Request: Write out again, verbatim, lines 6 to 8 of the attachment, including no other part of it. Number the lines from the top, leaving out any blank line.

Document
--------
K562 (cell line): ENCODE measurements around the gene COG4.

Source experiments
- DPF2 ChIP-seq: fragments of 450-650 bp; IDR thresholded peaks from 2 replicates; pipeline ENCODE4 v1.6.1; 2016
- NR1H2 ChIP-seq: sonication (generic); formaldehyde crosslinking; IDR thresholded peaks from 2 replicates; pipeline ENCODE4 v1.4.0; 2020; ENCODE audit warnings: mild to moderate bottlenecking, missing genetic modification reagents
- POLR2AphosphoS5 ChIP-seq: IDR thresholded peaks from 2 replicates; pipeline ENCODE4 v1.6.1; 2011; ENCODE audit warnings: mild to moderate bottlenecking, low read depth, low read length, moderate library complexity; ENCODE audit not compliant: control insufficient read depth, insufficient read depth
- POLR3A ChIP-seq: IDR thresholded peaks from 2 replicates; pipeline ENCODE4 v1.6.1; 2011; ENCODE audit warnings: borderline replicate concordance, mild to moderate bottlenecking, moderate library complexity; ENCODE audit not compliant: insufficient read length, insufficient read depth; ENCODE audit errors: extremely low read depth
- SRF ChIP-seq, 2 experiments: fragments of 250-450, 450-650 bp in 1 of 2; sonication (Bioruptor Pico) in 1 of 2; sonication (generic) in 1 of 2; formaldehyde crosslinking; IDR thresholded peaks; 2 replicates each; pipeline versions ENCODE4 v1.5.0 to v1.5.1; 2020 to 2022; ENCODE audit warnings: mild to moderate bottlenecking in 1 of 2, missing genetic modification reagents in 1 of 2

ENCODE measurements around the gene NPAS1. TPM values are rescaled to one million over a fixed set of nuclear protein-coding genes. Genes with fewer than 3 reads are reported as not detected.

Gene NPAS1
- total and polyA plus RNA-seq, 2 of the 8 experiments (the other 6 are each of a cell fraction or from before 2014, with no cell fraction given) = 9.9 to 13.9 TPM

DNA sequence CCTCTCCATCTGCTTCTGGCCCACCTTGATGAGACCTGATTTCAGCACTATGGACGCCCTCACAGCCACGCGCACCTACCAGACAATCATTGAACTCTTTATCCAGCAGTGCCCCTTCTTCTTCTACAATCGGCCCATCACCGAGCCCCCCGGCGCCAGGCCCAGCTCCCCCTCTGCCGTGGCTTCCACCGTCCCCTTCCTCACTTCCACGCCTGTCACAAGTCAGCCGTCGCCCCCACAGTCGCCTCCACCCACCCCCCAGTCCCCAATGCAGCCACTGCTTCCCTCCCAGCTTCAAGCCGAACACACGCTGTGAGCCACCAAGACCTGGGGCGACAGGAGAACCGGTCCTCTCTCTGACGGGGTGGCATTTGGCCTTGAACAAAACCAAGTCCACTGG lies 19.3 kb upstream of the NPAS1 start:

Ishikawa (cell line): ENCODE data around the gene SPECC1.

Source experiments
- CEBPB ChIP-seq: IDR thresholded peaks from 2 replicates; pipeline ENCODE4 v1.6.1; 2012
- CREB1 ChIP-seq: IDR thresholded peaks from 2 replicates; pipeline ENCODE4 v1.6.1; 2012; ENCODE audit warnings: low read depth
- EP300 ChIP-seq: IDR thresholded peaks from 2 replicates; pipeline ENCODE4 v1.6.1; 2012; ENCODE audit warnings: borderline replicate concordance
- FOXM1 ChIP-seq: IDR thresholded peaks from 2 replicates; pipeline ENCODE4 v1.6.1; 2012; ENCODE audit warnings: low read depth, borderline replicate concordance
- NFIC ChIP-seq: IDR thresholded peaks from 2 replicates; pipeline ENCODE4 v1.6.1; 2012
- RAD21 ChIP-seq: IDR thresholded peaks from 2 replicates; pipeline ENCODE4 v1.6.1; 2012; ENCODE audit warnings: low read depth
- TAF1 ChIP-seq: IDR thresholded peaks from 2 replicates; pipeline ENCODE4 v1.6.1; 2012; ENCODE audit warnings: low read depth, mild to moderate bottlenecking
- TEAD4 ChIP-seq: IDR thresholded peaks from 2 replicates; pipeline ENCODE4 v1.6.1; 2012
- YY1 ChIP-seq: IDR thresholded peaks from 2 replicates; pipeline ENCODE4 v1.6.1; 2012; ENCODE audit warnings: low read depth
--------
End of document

- POLR3A ChIP-seq: IDR thresholded peaks from 2 replicates; pipeline ENCODE4 v1.6.1; 2011; ENCODE audit warnings: borderline replicate concordance, mild to moderate bottlenecking, moderate library complexity; ENCODE audit not compliant: insufficient read length, insufficient read depth; ENCODE audit errors: extremely low read depth
- SRF ChIP-seq, 2 experiments: fragments of 250-450, 450-650 bp in 1 of 2; sonication (Bioruptor Pico) in 1 of 2; sonication (generic) in 1 of 2; formaldehyde crosslinking; IDR thresholded peaks; 2 replicates each; pipeline versions ENCODE4 v1.5.0 to v1.5.1; 2020 to 2022; ENCODE audit warnings: mild to moderate bottlenecking in 1 of 2, missing genetic modification reagents in 1 of 2

ENCODE measurements around the gene NPAS1. TPM values are rescaled to one million over a fixed set of nuclear protein-coding genes. Genes with fewer than 3 reads are reported as not detected.